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Expert says pesticides in growing managu should only be last resort

By Patrick Amunavi | August 4th 2018
Indigenous vegetable traders pack sagaa and managu at Magena market Kisii County. They source the vegetables from Nyangusu where large scale farming of the vegetables is done pack and transport them overnight to Nairobi. [Sammy Omingo/Standard]

Last week, we addressed environmental and ecological factors that support growing managu, this week we delve into tending to your managu to maturity to harvesting.

First, broad leaved nightshade is a heavy feeder and requires a lot of nutrients especially nitrogen.

Organic sources of manure are strongly recommended; poultry or farmyard manure could be used at the rate of 20-40 tonnes per hectare. Tithonia, dry leaf biomass at 2.5-5 tonnes per hectare can be used.

In the absence of organic sources, inorganic sources could be used: NPK, urea or sulphate of ammonia at 200 kg per hectare. These should be applied as side-dress two weeks after transplanting. Top dressing is required fortnightly or after every second harvest. However, care should be taken as too much nitrogen makes the plants susceptible to diseases and may lead to accumulation of nitrates to toxic levels.

Pests and Diseases

Leading horticulturalist Prof Mary Abukutsa says aphids, red spidermites and whiteflies are the main pests that attack broad leaved African nightshade “causing leaves to curl, stunt their growth and may transmit viral diseases.”

To curb it, she recommends an integrated pest management system. Pesticides she says should only be used as a last resort because they often kill the natural predators, thus creating problems for the future. She notes that they are easy to get rid of by spraying with the right insecticide.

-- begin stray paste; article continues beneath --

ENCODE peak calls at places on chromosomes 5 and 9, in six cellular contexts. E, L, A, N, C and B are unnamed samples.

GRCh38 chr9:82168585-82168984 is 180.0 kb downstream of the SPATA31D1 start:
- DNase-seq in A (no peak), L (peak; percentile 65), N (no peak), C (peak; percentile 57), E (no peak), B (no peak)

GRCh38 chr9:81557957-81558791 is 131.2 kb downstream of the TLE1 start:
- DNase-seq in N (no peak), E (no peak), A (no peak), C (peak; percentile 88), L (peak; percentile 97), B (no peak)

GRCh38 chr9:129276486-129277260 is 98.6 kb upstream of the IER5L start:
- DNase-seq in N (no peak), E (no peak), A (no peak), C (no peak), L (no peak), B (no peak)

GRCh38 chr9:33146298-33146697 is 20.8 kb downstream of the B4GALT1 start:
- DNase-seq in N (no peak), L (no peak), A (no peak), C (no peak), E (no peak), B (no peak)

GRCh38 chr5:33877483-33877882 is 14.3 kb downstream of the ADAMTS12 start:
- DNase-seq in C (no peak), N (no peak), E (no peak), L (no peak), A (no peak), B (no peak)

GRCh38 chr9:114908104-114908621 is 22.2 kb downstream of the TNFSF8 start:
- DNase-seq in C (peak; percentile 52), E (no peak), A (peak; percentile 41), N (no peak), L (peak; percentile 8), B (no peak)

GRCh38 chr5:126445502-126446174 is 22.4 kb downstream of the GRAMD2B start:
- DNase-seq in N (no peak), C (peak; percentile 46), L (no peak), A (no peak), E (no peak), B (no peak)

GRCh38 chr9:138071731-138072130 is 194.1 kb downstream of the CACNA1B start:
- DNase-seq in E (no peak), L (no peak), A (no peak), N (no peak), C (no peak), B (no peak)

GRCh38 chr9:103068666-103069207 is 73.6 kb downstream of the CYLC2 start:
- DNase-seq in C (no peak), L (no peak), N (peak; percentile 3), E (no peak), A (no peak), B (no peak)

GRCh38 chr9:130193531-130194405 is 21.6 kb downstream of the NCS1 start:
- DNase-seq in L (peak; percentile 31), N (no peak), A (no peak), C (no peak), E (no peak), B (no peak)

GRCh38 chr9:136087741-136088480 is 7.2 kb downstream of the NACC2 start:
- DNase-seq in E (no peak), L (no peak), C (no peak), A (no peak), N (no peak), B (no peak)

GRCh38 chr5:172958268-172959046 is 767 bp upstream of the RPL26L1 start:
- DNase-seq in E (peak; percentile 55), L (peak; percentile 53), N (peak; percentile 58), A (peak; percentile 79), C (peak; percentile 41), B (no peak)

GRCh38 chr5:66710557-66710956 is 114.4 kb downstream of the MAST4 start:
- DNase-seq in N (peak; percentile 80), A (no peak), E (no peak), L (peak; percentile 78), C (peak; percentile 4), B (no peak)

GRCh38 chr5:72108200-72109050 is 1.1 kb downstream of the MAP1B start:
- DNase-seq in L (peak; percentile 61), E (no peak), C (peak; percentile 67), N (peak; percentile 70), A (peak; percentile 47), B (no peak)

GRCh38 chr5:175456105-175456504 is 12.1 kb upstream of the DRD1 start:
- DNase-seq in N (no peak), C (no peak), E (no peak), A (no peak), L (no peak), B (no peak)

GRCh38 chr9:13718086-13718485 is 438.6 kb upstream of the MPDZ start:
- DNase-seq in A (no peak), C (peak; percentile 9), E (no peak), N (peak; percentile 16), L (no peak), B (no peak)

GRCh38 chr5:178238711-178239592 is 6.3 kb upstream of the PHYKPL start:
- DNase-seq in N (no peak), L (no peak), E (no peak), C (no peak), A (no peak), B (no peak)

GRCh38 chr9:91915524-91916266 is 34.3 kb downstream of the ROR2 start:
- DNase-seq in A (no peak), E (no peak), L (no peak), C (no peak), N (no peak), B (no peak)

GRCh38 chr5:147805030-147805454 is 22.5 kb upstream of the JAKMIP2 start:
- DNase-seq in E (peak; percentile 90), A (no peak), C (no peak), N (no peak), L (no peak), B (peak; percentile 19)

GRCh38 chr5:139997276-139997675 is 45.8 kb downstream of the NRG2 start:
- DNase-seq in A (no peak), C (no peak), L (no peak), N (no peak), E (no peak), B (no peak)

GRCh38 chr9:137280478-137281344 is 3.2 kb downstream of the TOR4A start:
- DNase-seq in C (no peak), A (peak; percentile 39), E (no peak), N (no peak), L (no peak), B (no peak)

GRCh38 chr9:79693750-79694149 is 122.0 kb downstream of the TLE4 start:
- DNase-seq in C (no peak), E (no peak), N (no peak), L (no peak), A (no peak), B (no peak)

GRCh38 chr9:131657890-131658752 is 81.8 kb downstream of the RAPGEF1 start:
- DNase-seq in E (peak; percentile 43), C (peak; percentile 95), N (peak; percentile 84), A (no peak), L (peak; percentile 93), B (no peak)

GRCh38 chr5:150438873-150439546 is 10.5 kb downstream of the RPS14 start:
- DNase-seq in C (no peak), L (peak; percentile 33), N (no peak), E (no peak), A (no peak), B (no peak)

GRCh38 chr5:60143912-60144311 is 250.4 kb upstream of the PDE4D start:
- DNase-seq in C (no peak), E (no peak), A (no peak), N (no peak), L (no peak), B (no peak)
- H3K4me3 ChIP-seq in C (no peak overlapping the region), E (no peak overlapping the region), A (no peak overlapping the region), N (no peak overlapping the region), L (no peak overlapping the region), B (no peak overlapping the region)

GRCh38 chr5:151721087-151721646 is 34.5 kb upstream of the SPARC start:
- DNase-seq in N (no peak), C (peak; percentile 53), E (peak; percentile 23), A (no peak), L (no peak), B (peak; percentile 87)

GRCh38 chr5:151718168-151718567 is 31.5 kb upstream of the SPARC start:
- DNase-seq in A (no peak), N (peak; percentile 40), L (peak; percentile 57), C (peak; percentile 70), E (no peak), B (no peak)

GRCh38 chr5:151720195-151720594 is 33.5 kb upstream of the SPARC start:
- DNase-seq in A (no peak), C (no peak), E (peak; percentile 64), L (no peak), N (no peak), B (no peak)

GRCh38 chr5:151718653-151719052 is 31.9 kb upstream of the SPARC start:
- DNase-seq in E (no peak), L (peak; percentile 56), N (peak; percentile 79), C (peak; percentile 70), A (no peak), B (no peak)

Diseases of potatoes and tomatoes like late blight, bacterial wilt and nematodes also attack the related nightshades so crop rotation is essential.

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Cases where the soil has been affected by bacterial wilt, no Solanum crops should be grown there for at least three years.

Several indigenous methods of pest and disease control commonly used include use of wood ash on the leaves or the use of some plant formulations from Tithonia and neem tree. Try these before using chemical control.

Harvesting and post-harvest

The crop takes about four to five weeks from (Trans) planting to the first harvest and this can go on for up to 9 months.

To optimise leaf yield the lateral and main stems should be cut 5-10 cm from the tip to stimulate the development of side shoots, which are harvested in subsequent harvesting. Harvesting is done weekly or fortnightly. Ratooning can be done by cutting stems at 10-15 cm above the ground to allow new shoots to develop.

Picking should be done in the morning before the sun becomes too hot but after the dew has evaporated from the leaves, or late in the evening. With good management, leaf yield of between 20 and 40 tonnes per hectare can be obtained. Harvested leaves/shoots can be kept fresh for longer periods by wrapping them in bundles using plastic sheets, or can be solar dried and preserved for use during periods of scarcity.

Seed Processing

Mature berries of African nightshade are harvested and processed by wet seed processing method. The wet processing method entails, crushing  the fruits before or after fermentation, extraction of the seeds, separating seed from chaff then washing the seeds thoroughly before rinsing  several times to remove  growth inhibitors. The washed seeds should be dried under shed to remove surface water, then dry under the sun and ensure moisture content is about 8-10 per cent.

The dried seeds are then weighed and packaged.

Nutritional Value

African nightshade is grown for its leaves and shoots, and is used as a cooked vegetable often mixed with other vegetables. It is rich in vitamin A, vitamin C, protein, calcium and iron and has high anti-oxidant activity.

The presence of compounds such as phenolic compounds needs to be investigated further for their effects on the consumers for health and as anti-nutrients.


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